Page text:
It should come as no surprise that the events in Charleston last week are still a big topic here in Carolina. As our vacation has largely removed me from the world beyond sun and sand (as by design), I’m not sure if that’s the case elsewhere. I hope it is. Whenever something like this happens—which we can all agree has become far too often of late—the first thing I often hear is something along the lines of, “This country needs to have a honest discussion about race.” While I agree wholeheartedly, I’ve often wondered what an honest discussion would mean. And I guess I’m not the only one, because that conversation has yet to begin.
What’s getting the most attention around here isn’t the act itself, the murders, nor the racism that sparked that act, nor even the now national push to have the Confederate flag removed from all state government buildings and grounds. No, people here seem focused upon the ones who deserve the focus: the victims. Namely, how those victims treated the young man who became the instrument of their deaths. How this young man told the police after his capture that he almost didn’t go through with his plan because of the kindness shown to him by those in the church.
That would be amazing if it were not so sad.
He had an idea in his head, you see. A belief that blacks were less, that blacks were a danger, that blacks were responsible for so much of the evil in the world that they must be erased in order that the rest of us could be saved. That belief had been ingrained over the years by a variety of sources, strengthened and ingrained to the point where it became, to him, fact. And yet reality proved something different. Once he sat down with them, listened to them, heard them pray and speak, once this young man knew their hearts, some part of him understood that what he had come to belief was false. These were not monsters, these were people. People like him.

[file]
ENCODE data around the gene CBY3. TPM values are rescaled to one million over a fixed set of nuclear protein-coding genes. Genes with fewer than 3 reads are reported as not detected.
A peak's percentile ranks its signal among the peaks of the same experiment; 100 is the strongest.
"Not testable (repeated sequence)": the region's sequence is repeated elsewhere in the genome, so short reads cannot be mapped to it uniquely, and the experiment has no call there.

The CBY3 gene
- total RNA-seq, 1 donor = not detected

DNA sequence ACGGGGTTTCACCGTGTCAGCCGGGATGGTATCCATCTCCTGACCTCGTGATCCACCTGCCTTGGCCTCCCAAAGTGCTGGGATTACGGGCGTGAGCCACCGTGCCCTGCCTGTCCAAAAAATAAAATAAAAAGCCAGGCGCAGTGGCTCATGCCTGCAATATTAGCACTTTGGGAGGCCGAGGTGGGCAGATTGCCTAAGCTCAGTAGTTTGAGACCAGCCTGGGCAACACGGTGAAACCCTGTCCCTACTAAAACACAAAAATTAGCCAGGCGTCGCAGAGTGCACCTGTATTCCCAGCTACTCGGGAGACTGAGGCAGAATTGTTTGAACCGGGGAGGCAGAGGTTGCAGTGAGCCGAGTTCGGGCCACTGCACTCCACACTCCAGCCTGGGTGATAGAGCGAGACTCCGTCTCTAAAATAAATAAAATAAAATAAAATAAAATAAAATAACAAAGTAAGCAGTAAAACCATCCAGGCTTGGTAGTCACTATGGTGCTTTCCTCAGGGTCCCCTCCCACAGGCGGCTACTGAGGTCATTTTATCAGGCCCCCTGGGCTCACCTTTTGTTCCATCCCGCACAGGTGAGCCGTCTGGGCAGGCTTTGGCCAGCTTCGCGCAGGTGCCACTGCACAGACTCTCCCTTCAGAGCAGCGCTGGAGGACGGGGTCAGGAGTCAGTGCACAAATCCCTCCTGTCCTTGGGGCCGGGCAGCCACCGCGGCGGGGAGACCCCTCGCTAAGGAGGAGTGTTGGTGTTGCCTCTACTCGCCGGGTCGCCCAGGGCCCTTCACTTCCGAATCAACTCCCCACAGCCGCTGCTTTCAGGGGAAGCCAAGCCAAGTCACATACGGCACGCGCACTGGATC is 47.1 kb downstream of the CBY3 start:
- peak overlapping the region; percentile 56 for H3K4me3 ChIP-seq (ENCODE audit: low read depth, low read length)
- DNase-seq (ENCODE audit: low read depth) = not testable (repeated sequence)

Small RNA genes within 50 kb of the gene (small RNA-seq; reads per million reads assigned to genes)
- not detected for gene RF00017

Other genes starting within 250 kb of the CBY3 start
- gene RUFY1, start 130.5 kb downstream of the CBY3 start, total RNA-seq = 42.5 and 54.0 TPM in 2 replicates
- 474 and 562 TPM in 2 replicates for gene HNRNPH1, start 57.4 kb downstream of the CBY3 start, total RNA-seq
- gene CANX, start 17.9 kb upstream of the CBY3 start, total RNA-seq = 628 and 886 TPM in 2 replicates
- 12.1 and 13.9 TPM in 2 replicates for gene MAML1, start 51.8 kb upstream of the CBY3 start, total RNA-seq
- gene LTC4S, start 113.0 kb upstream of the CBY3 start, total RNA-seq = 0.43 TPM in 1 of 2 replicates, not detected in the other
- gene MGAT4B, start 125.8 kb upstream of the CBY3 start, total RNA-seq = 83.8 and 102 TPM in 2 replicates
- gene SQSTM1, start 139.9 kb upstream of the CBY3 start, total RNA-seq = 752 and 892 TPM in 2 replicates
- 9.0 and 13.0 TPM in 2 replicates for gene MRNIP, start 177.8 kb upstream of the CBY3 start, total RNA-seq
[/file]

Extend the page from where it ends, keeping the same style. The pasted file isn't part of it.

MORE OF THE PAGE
And yet even that knowledge wasn’t enough to keep him from drawing a weapon and killing nine of them. Belief proved stronger than reality in this case, just as it does in most cases. That’s what people here are grappling with most, and what I’m grappling with as well.
These first few days at the beach have given me an opportunity to do what life in general often denies—the chance to simply sit and think. What I’ve been thinking about lately is this simple question: Have I changed my opinion on anything in the last five years?
I’m not talking about little things, like the brand of coffee I drink or what my favorite television show is or where I shop for groceries. I mean the big things, like how I think about life or God or my place in either, and how I see other people.
Have I changed my beliefs in any way toward any of those things? Have I altered my thinking, or even tried? Have I even bothered to take a fresh look? Or has every idea and notion I’ve sought out only cemented what I already knew and believed to be true? Those are important questions, because they lead to another, larger question that none of us really want to ask:
“Have I ever been wrong about anything?”
Have we ever been wrong about who God is? Wrong about politics or social stances or what happens when we shed these mortal coils? Because you know what? I’m inclined to think we have.
None of us are as impartial and logical as we lead ourselves to believe. Often, what we hold as true isn’t arrived at by careful thought and deep pondering, but partisanship and whatever system of ideals we were taught by parents or preachers or professors. That creates a deep unwillingness to refine what positions we hold, and that unwillingness can lead to laziness at least and horrible tragedies at worst.
Whether we hold to the Divine or not, we all worship gods. Chief among them are often our beliefs themselves, graven images built not of wood or stone but of theories and concepts. We follow these with blind obedience, seeing a desire to look at and study them as tantamount to doubt or, worse, an attempt to prove them the paper idols they are. Yet truth—real truth—would never fear questioning, and would indeed always welcome it. That’s why we owe it to ourselves to test our opinions. We are built to seek the truth, wherever it may lead.